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The History of Canned Pineapple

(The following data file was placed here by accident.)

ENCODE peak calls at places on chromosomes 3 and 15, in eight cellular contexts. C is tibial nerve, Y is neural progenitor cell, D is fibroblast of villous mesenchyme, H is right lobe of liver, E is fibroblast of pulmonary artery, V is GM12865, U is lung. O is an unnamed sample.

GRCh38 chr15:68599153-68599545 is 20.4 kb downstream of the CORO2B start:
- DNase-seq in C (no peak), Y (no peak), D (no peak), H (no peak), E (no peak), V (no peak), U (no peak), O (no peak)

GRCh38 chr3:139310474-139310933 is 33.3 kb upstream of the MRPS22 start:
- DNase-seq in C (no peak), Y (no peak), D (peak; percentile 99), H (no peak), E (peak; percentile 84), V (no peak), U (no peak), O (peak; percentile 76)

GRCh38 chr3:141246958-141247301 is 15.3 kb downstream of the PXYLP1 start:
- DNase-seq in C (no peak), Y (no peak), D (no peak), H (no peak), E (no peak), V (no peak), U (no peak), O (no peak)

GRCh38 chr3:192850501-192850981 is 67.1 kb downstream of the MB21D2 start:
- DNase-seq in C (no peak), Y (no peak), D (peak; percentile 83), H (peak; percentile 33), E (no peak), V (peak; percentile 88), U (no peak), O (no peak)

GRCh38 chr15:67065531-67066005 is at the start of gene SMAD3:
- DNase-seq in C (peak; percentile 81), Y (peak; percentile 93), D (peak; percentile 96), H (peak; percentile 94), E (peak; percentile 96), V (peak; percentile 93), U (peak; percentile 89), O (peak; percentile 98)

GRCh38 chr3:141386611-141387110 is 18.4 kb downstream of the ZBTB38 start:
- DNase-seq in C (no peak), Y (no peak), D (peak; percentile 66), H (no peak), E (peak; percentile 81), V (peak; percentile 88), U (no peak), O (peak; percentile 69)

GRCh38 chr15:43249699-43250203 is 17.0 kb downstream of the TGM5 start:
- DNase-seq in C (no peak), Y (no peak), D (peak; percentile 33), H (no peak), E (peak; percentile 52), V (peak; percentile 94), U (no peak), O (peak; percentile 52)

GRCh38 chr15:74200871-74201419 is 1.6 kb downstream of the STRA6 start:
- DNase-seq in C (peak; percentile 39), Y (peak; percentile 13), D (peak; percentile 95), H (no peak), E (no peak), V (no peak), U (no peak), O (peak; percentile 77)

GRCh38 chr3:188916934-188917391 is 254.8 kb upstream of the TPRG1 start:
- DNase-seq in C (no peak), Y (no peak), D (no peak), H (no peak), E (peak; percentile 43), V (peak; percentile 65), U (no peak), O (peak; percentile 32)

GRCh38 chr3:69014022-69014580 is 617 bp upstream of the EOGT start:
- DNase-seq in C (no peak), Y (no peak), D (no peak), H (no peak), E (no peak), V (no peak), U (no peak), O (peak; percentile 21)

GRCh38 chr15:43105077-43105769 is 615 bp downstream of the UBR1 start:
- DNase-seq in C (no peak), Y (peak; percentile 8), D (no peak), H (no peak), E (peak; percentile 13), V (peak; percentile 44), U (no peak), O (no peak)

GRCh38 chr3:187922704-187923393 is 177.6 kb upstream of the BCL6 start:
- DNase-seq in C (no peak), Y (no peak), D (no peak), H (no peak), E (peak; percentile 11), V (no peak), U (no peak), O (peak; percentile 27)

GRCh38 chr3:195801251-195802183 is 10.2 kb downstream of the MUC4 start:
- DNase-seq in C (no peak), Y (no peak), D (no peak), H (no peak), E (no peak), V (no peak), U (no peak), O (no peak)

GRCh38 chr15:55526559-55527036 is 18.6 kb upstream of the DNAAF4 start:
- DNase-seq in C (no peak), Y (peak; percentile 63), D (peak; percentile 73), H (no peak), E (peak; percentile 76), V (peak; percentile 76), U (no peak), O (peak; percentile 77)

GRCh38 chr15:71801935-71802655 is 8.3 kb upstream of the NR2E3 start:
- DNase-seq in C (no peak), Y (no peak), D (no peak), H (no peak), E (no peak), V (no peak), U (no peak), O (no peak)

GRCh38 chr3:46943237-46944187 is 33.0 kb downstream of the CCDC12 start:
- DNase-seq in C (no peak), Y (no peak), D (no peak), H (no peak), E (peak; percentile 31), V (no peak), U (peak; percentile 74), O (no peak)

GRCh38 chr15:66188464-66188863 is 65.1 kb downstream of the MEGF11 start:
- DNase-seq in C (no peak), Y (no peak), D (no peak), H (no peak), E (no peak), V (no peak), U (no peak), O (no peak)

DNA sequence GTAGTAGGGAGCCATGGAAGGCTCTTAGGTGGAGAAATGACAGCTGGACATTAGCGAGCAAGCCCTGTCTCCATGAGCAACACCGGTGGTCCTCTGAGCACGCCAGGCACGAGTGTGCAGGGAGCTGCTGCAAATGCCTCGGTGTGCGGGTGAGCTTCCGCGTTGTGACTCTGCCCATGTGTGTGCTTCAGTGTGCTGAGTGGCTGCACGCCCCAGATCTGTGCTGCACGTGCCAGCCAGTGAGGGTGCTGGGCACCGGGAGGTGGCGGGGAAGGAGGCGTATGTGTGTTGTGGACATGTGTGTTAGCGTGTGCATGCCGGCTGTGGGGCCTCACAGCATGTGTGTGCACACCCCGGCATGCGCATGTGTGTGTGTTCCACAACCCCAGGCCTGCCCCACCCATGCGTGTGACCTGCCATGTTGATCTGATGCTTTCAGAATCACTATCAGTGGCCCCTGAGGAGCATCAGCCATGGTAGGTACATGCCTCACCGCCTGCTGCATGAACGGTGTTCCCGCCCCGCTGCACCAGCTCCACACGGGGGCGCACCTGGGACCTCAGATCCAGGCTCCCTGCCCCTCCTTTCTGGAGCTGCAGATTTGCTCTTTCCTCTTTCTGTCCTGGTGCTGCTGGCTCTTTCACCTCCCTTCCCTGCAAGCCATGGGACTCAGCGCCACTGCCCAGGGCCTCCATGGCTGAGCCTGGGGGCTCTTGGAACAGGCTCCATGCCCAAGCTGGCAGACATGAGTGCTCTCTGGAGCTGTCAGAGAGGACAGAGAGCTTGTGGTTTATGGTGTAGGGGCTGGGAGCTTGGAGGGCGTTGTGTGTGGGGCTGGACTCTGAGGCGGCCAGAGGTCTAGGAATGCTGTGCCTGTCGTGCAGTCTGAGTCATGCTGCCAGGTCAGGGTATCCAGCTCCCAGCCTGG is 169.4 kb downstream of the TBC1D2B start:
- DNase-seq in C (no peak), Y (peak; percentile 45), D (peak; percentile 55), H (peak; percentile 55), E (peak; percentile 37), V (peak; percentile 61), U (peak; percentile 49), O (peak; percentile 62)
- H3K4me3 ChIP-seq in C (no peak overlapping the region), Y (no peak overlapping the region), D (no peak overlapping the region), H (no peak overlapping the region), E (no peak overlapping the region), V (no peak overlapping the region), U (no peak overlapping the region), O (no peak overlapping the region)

In the 16th and 17th centuries, pineapples were seen as status symbols in the Western world because they were extremely expensive to acquire — a single “King Pine” could cost thousands of dollars and most people who got their hands on one didn’t consume it, but rather used it as a display of wealth. However, by the 19th century, early efforts to mass-produce pineapples were already underway. Spain introduced pineapples to Hawaii sometime in the late 1700s to early 1800s. Pineapples then spread throughout the islands and were even briefly made into a commercial crop used to feed prospectors during the California Gold Rush in the early 1850s. Commercialization attempts were picked up again in the mid-1880s when British sea captain John Kidwell started a multi-acre farm and even added a small cannery to preserve the fruits of his harvests. Britain also began importing pineapples from its various colonies using steamships. This resulted in falling prices and pineapples became more popular as greater numbers of people were able to afford them. (And those who bought them actually ate them instead of reserving them for displays of wealth, which added to the British and American public’s — literal — taste for pineapple!) In 1899, a Massachusetts businessman named James Drummond Dole moved to Hawaii with the intent to grow coffee beans. However, his efforts didn’t pan out, so he decided to grow pineapples instead. He created the Hawaiian Pineapple Company in 1901 with the intent to produce pineapples on a large scale. After several years of struggling (even his cousin Sanford Ballard Dole, who was named the inaugural U.S. territorial governor of Hawaii in 1900, declined to invest), he finally made headway. In 1911, Dole’s employee Henry Ginaca invented a machine that automated the peeling, coring, and slicing of raw pineapples. All that workers needed to do was remove any imperfections and then the pineapples were ready for canning and distribution! But despite the massive increase in production capacity made possible by Ginaca’s machine, Dole still faced problems, as after the Panic of 1907, pineapple sales in the continental U.S. had declined. To raise demand, Dole formed an association of fellow growers and ran a marketing campaign that highlighted the quality of Hawaiian pineapples. The campaign was a success and Dole is now credited with reviving America’s interest in pineapples. It is worth noting here that Dole was not the first person to sell canned pineapple, but he was the most effective at mass-producing and marketing the canned fruit. He also instituted the use of paper mulch, motorized trucks, and sulfate spray in operations. In 1922, he purchased the island of Lanai and set up a massive pineapple plantation there. By 1923, the Hawaiian Pineapple Company was the biggest operation of its kind in the world and Dole had successfully turned pineapples into a craze. Canning the pineapples made transport and storage easier and more affordable so that even the working class could enjoy them — and help fuel demand for the industry Dole was building. And demand for pineapple did indeed remain high. The Hawaiian Pineapple Company went on to become the Dole Food Company, which is still one of the world’s largest canned pineapple producers to this day. Canned pineapple is also available from a variety of other brands today and remains a key ingredient in many recipes, including cakes, stir-fries, and more.

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